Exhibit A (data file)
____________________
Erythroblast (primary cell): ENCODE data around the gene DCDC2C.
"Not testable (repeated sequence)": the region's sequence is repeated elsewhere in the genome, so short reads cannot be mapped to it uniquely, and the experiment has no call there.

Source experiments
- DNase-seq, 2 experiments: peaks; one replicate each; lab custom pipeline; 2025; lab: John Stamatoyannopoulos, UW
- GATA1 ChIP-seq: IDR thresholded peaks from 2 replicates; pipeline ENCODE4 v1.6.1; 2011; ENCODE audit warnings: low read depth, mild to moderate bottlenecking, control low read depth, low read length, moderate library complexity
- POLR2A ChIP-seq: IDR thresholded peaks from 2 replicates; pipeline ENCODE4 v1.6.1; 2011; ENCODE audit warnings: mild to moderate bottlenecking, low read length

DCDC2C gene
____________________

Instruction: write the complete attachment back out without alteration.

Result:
Erythroblast (primary cell): ENCODE data around the gene DCDC2C.
"Not testable (repeated sequence)": the region's sequence is repeated elsewhere in the genome, so short reads cannot be mapped to it uniquely, and the experiment has no call there.

Source experiments
- DNase-seq, 2 experiments: peaks; one replicate each; lab custom pipeline; 2025; lab: John Stamatoyannopoulos, UW
- GATA1 ChIP-seq: IDR thresholded peaks from 2 replicates; pipeline ENCODE4 v1.6.1; 2011; ENCODE audit warnings: low read depth, mild to moderate bottlenecking, control low read depth, low read length, moderate library complexity
- POLR2A ChIP-seq: IDR thresholded peaks from 2 replicates; pipeline ENCODE4 v1.6.1; 2011; ENCODE audit warnings: mild to moderate bottlenecking, low read length

DCDC2C gene